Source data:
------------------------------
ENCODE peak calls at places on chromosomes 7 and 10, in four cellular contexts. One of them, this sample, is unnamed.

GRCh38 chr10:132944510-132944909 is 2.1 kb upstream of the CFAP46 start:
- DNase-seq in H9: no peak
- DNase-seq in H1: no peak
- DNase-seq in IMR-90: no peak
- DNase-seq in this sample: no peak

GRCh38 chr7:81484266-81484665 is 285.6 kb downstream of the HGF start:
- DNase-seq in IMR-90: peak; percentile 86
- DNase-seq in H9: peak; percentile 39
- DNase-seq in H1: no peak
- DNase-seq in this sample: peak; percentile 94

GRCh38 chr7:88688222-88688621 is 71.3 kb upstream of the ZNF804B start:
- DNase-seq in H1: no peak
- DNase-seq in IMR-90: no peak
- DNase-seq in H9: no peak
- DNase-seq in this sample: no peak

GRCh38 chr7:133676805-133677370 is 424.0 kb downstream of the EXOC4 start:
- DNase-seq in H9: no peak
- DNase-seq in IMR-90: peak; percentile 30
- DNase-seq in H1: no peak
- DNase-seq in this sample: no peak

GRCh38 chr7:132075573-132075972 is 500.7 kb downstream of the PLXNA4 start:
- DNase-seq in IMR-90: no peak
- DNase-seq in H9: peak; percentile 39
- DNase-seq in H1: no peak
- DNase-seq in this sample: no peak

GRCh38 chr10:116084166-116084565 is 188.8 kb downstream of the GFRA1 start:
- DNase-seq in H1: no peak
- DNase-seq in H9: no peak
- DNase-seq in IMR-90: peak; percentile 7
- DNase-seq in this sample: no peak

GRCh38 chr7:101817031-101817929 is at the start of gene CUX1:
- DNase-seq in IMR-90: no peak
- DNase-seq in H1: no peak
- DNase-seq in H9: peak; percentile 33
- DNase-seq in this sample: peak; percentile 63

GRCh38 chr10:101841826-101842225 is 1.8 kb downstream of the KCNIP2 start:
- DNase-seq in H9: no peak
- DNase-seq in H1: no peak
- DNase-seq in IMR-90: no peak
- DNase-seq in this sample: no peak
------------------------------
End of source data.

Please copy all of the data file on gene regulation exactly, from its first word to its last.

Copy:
ENCODE peak calls at places on chromosomes 7 and 10, in four cellular contexts. One of them, this sample, is unnamed.

GRCh38 chr10:132944510-132944909 is 2.1 kb upstream of the CFAP46 start:
- DNase-seq in H9: no peak
- DNase-seq in H1: no peak
- DNase-seq in IMR-90: no peak
- DNase-seq in this sample: no peak

GRCh38 chr7:81484266-81484665 is 285.6 kb downstream of the HGF start:
- DNase-seq in IMR-90: peak; percentile 86
- DNase-seq in H9: peak; percentile 39
- DNase-seq in H1: no peak
- DNase-seq in this sample: peak; percentile 94

GRCh38 chr7:88688222-88688621 is 71.3 kb upstream of the ZNF804B start:
- DNase-seq in H1: no peak
- DNase-seq in IMR-90: no peak
- DNase-seq in H9: no peak
- DNase-seq in this sample: no peak

GRCh38 chr7:133676805-133677370 is 424.0 kb downstream of the EXOC4 start:
- DNase-seq in H9: no peak
- DNase-seq in IMR-90: peak; percentile 30
- DNase-seq in H1: no peak
- DNase-seq in this sample: no peak

GRCh38 chr7:132075573-132075972 is 500.7 kb downstream of the PLXNA4 start:
- DNase-seq in IMR-90: no peak
- DNase-seq in H9: peak; percentile 39
- DNase-seq in H1: no peak
- DNase-seq in this sample: no peak

GRCh38 chr10:116084166-116084565 is 188.8 kb downstream of the GFRA1 start:
- DNase-seq in H1: no peak
- DNase-seq in H9: no peak
- DNase-seq in IMR-90: peak; percentile 7
- DNase-seq in this sample: no peak

GRCh38 chr7:101817031-101817929 is at the start of gene CUX1:
- DNase-seq in IMR-90: no peak
- DNase-seq in H1: no peak
- DNase-seq in H9: peak; percentile 33
- DNase-seq in this sample: peak; percentile 63

GRCh38 chr10:101841826-101842225 is 1.8 kb downstream of the KCNIP2 start:
- DNase-seq in H9: no peak
- DNase-seq in H1: no peak
- DNase-seq in IMR-90: no peak
- DNase-seq in this sample: no peak